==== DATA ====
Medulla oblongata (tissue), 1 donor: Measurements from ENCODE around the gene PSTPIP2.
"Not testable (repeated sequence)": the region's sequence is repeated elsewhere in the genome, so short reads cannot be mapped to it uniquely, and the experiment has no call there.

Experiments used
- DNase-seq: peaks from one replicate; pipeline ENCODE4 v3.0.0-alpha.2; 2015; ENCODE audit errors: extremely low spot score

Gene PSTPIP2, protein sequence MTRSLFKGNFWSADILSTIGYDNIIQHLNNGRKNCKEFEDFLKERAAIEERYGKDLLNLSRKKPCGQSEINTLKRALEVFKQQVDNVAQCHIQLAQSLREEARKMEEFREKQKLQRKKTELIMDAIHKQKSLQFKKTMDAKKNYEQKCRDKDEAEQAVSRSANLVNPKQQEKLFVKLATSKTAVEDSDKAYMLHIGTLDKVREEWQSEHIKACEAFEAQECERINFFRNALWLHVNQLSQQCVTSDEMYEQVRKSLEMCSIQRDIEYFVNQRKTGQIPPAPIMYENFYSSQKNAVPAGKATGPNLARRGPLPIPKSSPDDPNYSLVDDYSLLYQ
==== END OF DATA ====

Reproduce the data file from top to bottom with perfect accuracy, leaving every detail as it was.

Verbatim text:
Medulla oblongata (tissue), 1 donor: Measurements from ENCODE around the gene PSTPIP2.
"Not testable (repeated sequence)": the region's sequence is repeated elsewhere in the genome, so short reads cannot be mapped to it uniquely, and the experiment has no call there.

Experiments used
- DNase-seq: peaks from one replicate; pipeline ENCODE4 v3.0.0-alpha.2; 2015; ENCODE audit errors: extremely low spot score

Gene PSTPIP2, protein sequence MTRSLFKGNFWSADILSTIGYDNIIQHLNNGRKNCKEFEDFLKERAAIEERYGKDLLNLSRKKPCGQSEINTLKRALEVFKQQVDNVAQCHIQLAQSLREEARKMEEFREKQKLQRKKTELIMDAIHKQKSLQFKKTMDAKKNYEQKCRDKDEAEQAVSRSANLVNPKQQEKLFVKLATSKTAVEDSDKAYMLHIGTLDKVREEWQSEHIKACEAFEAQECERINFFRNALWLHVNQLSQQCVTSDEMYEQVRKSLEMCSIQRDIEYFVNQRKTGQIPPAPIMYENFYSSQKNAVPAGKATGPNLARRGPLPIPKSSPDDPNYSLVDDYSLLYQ